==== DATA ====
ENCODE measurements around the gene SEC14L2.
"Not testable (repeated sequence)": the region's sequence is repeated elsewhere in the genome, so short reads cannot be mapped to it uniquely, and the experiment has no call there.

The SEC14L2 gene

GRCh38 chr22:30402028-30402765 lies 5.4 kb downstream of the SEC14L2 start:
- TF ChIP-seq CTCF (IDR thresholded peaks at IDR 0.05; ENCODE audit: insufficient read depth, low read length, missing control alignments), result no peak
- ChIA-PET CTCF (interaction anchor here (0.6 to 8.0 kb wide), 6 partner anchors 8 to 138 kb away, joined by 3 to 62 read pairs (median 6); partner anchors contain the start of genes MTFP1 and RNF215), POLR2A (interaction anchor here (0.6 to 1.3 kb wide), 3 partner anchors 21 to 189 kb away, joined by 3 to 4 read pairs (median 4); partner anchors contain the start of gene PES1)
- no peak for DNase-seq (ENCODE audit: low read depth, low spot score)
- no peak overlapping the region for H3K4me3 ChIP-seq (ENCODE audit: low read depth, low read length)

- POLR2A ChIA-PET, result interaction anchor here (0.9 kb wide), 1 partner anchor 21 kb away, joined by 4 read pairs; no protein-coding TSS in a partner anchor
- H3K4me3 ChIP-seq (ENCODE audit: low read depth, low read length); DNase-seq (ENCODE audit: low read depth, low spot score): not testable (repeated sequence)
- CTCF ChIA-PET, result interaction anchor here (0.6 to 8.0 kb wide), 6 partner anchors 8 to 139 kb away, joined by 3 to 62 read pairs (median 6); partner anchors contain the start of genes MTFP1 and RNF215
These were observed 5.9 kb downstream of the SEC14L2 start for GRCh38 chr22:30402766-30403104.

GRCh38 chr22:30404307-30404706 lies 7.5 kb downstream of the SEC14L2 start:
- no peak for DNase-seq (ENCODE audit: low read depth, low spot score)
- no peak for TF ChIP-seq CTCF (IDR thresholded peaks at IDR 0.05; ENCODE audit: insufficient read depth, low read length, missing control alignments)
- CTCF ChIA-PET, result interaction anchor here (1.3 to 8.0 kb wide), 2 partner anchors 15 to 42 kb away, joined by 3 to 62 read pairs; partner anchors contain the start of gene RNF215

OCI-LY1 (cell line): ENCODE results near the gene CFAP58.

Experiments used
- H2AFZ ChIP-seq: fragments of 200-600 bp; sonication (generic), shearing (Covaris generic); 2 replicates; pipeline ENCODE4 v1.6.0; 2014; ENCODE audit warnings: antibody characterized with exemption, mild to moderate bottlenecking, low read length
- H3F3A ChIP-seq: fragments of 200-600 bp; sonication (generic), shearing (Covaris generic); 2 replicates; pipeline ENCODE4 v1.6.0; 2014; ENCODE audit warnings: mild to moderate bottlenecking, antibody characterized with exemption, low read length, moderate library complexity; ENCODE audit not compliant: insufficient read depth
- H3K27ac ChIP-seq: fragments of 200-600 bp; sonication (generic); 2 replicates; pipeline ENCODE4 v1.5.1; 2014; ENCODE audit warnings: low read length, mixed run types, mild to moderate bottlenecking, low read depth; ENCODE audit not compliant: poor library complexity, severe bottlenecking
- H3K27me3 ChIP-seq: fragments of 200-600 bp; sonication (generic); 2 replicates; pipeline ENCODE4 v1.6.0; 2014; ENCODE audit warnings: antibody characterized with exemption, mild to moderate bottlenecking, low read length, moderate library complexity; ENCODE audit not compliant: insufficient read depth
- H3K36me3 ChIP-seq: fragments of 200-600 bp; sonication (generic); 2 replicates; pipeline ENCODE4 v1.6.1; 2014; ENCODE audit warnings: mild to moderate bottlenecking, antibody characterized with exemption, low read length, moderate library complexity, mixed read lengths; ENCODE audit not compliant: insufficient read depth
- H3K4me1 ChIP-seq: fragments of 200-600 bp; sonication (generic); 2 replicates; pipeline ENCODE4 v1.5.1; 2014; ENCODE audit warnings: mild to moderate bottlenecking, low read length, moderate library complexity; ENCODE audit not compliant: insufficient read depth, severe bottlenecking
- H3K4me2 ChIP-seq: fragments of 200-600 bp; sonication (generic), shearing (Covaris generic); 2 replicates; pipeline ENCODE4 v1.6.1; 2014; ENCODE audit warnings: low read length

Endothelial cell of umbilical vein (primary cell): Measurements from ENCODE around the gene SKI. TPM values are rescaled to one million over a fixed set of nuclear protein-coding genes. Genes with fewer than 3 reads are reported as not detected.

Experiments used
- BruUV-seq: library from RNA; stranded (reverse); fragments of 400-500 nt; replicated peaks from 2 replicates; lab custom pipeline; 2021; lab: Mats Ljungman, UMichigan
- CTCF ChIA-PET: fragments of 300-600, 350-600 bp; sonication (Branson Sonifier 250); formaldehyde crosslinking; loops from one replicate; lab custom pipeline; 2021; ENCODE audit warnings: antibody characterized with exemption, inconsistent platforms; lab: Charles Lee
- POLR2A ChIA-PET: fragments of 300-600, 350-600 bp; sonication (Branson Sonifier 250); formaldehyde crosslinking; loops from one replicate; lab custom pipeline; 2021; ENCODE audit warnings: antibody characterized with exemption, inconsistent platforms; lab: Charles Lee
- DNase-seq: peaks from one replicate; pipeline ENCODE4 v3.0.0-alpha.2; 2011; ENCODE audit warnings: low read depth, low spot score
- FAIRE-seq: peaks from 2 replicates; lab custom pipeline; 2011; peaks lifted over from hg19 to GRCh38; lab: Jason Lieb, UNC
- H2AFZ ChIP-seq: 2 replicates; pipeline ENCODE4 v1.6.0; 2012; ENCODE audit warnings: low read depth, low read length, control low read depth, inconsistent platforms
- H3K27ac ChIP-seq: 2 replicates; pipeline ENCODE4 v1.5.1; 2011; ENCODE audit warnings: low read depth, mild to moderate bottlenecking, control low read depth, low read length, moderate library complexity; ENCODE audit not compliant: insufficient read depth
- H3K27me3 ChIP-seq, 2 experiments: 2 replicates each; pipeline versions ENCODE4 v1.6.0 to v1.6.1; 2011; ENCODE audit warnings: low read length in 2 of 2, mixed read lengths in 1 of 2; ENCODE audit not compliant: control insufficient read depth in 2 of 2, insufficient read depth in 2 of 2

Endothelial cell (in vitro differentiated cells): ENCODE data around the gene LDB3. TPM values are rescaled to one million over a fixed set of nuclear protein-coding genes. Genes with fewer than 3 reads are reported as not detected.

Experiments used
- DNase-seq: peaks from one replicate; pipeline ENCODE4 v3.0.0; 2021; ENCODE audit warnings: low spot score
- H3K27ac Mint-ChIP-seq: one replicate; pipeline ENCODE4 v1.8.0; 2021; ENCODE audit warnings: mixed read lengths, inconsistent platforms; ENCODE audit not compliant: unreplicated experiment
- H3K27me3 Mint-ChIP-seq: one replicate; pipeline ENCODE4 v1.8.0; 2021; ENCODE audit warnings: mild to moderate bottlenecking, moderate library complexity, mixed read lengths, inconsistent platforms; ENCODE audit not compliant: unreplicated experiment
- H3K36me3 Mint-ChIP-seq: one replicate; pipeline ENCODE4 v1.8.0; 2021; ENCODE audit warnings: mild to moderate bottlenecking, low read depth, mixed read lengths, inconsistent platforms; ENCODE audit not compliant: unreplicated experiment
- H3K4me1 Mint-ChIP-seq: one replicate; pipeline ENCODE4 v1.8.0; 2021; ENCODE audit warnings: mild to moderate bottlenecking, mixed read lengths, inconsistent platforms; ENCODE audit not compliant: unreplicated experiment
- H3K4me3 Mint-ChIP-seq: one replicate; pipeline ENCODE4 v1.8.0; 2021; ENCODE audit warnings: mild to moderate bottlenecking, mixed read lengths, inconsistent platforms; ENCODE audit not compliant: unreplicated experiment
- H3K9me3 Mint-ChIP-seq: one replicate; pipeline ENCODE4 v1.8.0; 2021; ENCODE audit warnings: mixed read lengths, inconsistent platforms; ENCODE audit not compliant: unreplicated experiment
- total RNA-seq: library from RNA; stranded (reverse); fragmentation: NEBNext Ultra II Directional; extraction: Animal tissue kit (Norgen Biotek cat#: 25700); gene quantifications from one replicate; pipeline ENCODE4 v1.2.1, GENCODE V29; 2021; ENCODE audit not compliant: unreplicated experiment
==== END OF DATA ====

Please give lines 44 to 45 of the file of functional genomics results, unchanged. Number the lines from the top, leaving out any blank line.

- H3K9me3 Mint-ChIP-seq: one replicate; pipeline ENCODE4 v1.8.0; 2021; ENCODE audit warnings: mixed read lengths, inconsistent platforms; ENCODE audit not compliant: unreplicated experiment
- total RNA-seq: library from RNA; stranded (reverse); fragmentation: NEBNext Ultra II Directional; extraction: Animal tissue kit (Norgen Biotek cat#: 25700); gene quantifications from one replicate; pipeline ENCODE4 v1.2.1, GENCODE V29; 2021; ENCODE audit not compliant: unreplicated experiment